Spain’s Quarantine Threatens Mexico-Spain Economic RelationshipBy Daniel González | Wed, 05/13/2020 - 14:00
The historical economic relationship Spain and Mexico have had since the 16th century has been endangered by the COVID-19. Yesterday, the Government of Spain approved a Royal Decree that forces all foreigners visiting Spain to spend 14 days in mandatory quarantine. The measure, which is particularly harsh on tourism, also has economic and commercial implications, especially for the two countries that have been economic allies for centuries. Mexican businessmen or executives who want to resume their company’s economic activity in Spain must wait 14 days to do so.
According to data from the Ministry of Economy, in 2019 Spain was the second country with more foreign direct investment (FDI) in Mexico, only surpassed by the US. Germany ranked third. In addition, Spanish banks Banco Santander and BBVA, represent 36.1 percent of Mexico’s financial assets, according to data from the National Banking and Securities Commission (CNBV). Unlike what happened in past times, today’s relationship between both countries is bidirectional. In 2019, Mexico displaced Brazil and became the Latin American country that most invested in Spain. “Mexico has a large number of highly competitive companies, something that is not so common in the rest of Latin American countries. In addition, the historical and cultural links help,” Adrián Blanco, Head of Latin American Studies at Icex-Invest, a public entity under the Spanish Ministry of Industry, Trade and Tourism, told France 24.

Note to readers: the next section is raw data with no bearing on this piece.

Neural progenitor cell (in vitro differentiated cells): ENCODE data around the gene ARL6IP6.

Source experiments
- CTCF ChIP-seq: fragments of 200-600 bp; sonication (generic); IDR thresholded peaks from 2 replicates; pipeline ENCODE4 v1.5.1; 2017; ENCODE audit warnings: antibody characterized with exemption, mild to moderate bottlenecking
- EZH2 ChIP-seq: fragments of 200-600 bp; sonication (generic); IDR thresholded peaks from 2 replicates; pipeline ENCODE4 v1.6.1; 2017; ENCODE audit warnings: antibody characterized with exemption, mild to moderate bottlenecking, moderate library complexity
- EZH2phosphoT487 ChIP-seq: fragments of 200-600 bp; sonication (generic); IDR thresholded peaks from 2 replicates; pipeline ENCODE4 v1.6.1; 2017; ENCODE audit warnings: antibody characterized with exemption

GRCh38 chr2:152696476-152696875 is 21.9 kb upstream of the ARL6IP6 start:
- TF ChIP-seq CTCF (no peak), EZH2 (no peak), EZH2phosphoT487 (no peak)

The measure promoted by Spain will be enforced while the state of emergency implemented by the country lasts, as the country manages to control the expansion curve of the virus, explained Salvador Illa, Spain’s Minister of Health. Travelers will have to stay in hotels or residences. The Spanish government will also be able to monitor the movements of these travelers if necessary. Only carriers, airline crews and health workers are exempt from this measure. Travel agencies and airlines are forced to inform travelers of this measure at the time they make their ticket purchases to Spain.
On May 8, Aeroméxico updated its list of flights to Europe and other international destinations. The Mexican company suspended its flights to Barcelona until May 31. Nevertheless, it plans to maintain a weekly flight to Madrid until May 31. On that day, the country’s largest airline will again update the list of its international destinations from Mexico City.